To validate this scenario, I created a cloned application with a modified 'appId' ('fr.gouv.franceidentitee.preprod' with double e).  Despite this, the Backend accepted the attestation materials, thus being able to complete the handshake.

In the context of FranceIdentité, a nation-wide digital ID system, this issue can open the door to multiple scenarios, which may facilitate fraud, impersonation and identity theft attacks.

3. Inconsistent signature verification logic between the Backend and the App during the handshake

During the "E2EE Secure Channel" handshake, the Backend and the App perform an exchange of cryptographic materials required to complete the ECDH key agreement protocol.

However, there is an inconsistence in the signature logic used to verify those values: both the Backend and App do not properly validate the length of the consumed cryptographic materials.  These lengths are well defined so they should be properly verified.

During the handshake the Backend and the App share their respectively generated signatures for a buffer that originally contains the following concatenated byte arrays:

-  Cryptographic materials from Backend to App

[ 00000000 ] 
[ - ] Backend's keyExchange 
[ - ] clientChallenge 
[ - ] serverChallenge 

- Cryptographic materials from App to Backend

[ - ] App's keyExchange  
[ - ] Backend's keyExchange 
[ - ] serverChallenge

Both the App and the Backend just concatenate these fields and sign the resulting buffer. This is also an issue that potentially weakens the authentication as there is no domain separation.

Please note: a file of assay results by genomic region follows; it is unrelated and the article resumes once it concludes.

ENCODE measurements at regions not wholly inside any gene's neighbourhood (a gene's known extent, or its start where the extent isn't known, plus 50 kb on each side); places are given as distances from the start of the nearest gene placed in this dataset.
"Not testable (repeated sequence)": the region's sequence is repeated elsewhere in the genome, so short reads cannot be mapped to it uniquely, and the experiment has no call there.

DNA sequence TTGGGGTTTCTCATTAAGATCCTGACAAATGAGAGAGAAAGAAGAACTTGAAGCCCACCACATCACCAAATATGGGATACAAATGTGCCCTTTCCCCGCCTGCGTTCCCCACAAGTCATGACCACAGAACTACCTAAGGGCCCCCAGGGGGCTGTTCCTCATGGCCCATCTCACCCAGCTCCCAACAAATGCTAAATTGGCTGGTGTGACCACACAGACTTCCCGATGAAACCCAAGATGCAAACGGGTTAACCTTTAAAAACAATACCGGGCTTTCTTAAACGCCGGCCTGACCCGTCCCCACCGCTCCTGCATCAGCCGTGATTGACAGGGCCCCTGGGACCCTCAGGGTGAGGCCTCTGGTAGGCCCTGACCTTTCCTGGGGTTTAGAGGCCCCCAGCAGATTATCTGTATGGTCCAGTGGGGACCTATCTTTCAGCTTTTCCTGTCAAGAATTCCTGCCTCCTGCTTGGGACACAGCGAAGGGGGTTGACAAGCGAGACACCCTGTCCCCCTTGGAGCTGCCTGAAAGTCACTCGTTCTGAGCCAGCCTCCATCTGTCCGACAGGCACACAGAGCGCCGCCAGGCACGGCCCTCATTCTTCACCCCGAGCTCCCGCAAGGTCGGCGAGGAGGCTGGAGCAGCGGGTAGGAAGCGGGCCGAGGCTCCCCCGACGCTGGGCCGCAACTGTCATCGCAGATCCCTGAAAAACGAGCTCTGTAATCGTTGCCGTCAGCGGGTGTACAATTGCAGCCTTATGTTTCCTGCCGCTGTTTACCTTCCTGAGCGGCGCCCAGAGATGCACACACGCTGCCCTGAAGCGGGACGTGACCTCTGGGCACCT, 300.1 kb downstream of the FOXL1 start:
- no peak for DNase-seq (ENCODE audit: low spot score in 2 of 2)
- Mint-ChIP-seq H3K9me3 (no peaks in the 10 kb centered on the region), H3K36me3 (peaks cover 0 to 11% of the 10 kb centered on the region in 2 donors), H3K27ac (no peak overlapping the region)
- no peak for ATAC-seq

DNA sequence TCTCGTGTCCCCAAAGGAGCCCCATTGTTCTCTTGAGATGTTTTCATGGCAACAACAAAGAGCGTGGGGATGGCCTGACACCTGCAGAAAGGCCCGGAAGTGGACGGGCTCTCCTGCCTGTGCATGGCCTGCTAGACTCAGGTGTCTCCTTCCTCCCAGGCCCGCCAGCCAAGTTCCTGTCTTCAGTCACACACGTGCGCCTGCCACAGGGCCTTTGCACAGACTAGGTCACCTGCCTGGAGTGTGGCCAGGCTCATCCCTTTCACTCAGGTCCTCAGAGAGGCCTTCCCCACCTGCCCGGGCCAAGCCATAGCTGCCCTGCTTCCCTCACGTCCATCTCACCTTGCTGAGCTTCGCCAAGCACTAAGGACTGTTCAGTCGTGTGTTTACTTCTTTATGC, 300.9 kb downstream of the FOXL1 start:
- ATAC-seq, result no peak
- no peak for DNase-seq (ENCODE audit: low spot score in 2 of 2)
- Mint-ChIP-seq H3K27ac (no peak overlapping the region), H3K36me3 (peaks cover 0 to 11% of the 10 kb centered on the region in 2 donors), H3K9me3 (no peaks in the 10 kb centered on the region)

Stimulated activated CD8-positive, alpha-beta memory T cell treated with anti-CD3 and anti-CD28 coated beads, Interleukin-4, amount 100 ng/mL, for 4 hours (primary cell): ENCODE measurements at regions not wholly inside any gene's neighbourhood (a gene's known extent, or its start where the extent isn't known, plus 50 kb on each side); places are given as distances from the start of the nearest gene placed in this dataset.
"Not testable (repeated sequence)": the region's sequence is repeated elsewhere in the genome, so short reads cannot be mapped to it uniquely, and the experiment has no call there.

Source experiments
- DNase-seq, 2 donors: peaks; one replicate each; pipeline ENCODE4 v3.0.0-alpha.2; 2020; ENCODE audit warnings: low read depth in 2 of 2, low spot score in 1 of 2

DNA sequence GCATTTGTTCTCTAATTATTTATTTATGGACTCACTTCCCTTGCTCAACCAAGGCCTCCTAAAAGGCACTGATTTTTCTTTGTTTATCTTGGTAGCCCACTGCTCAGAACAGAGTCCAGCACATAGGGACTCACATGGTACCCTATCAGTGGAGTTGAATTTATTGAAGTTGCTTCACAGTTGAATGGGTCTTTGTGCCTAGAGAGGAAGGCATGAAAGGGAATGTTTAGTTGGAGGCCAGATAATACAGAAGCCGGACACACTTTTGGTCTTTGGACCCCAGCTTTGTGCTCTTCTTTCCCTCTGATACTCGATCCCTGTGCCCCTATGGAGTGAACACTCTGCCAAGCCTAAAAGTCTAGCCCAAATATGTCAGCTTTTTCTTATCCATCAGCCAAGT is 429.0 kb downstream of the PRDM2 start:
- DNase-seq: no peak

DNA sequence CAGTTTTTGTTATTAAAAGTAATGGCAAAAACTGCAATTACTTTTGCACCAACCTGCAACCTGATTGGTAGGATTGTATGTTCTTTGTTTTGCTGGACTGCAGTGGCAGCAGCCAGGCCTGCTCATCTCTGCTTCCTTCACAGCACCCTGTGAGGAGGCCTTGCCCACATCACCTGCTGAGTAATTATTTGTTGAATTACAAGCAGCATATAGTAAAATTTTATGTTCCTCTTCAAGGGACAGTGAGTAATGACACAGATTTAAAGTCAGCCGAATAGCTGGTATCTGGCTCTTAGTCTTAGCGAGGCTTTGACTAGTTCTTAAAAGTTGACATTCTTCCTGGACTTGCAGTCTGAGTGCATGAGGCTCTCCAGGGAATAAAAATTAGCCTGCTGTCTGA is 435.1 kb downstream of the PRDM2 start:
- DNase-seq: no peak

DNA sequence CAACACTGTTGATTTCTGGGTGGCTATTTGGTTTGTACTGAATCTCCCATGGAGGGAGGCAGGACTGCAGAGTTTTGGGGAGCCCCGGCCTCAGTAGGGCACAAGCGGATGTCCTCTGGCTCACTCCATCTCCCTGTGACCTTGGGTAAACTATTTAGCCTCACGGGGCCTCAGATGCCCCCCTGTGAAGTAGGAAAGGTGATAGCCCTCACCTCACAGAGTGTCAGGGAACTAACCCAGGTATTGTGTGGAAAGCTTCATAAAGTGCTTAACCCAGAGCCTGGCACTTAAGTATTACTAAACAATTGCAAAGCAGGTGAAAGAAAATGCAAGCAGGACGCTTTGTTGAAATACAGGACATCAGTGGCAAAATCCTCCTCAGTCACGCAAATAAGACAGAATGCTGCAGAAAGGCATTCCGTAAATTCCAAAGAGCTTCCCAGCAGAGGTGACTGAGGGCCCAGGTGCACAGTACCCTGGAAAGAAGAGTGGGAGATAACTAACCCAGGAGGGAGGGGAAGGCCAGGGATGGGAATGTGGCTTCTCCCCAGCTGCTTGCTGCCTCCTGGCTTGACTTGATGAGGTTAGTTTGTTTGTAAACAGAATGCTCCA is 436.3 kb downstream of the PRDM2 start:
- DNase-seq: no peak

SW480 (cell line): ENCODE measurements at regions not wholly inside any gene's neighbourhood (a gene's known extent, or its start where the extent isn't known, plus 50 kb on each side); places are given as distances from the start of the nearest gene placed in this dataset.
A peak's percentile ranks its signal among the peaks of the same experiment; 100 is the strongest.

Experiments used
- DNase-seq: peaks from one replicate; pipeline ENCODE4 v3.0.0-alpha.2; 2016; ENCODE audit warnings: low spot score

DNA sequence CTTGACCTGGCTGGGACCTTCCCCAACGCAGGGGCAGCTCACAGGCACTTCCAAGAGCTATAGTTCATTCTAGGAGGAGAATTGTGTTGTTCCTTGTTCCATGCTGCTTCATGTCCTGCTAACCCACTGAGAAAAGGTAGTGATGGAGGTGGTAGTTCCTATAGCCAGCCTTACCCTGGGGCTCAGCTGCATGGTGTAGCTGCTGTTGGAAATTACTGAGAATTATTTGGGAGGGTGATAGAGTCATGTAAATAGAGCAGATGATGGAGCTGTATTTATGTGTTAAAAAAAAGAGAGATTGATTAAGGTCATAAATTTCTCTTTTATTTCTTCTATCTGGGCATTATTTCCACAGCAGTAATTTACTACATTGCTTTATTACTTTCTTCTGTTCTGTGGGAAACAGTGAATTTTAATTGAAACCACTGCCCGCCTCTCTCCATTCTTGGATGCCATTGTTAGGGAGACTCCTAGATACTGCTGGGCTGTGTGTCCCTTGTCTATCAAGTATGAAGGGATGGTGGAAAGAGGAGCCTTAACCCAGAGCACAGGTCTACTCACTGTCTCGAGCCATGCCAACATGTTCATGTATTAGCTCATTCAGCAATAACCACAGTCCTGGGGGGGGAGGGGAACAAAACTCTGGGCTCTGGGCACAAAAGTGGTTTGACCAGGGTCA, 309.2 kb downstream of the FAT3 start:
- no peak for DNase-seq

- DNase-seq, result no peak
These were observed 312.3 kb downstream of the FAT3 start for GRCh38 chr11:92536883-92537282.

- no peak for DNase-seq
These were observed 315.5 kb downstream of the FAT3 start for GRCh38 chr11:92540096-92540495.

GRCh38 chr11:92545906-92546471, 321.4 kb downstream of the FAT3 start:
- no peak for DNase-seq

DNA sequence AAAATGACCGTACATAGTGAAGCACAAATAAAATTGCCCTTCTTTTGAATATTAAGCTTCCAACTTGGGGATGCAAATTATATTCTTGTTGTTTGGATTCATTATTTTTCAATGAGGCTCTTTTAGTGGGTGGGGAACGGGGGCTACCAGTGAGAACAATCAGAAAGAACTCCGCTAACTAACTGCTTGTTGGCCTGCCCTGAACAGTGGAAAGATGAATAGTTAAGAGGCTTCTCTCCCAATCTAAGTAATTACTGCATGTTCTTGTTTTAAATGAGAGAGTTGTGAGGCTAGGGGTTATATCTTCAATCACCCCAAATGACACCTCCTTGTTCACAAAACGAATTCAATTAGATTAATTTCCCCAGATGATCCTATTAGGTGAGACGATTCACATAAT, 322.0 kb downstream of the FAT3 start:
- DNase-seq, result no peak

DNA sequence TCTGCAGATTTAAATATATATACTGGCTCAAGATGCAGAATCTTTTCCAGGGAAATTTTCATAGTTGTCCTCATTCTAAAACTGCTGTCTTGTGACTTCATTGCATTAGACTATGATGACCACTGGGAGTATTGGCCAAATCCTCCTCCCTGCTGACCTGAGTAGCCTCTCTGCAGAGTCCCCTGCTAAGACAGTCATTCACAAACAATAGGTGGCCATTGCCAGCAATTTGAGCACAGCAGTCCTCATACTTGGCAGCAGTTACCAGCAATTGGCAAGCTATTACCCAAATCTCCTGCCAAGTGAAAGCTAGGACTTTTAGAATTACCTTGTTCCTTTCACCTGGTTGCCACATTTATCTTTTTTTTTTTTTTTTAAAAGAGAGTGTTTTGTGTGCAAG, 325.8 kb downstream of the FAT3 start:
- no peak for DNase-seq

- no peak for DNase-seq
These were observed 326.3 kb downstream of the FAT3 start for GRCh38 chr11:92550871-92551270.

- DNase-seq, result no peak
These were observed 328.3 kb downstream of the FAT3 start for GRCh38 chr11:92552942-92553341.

This may be leveraged by a malicious actor to perform certain cryptographic attacks that highly depend on the underlying logic. Let's see an almost benign example, where the malicious actor is assumed to be able to perform a MITM during the "E2EE Secure Challenge" handshake.

1. The malicious actor systematically removes the first byte of ‘clientChallenge’ (App's Challenge) from the App's request.

2. When the response from the Backend is received, the MITM actor checks whether the last byte in the Backend’s public key is equal to the first byte that was removed in the 'clientChallenge’. If so, it also modifies the Backend's ‘keyExchange’ response to reduce its size by removing the last byte.

3. The app logic will concatenate the buffers, keeping its original ‘clientChallenge’ (32 bytes, locally generated) value. As the last byte of the Backend's ‘keyExchange’ and the first byte of the original 'clientChallenge’ are equal, the signature received from the server is still valid, but the app will be using the modified ‘keyExchange’ value (truncated by the MITM actor to 90 bytes), which is different from the original ‘keyExchange’ value the Backend signed.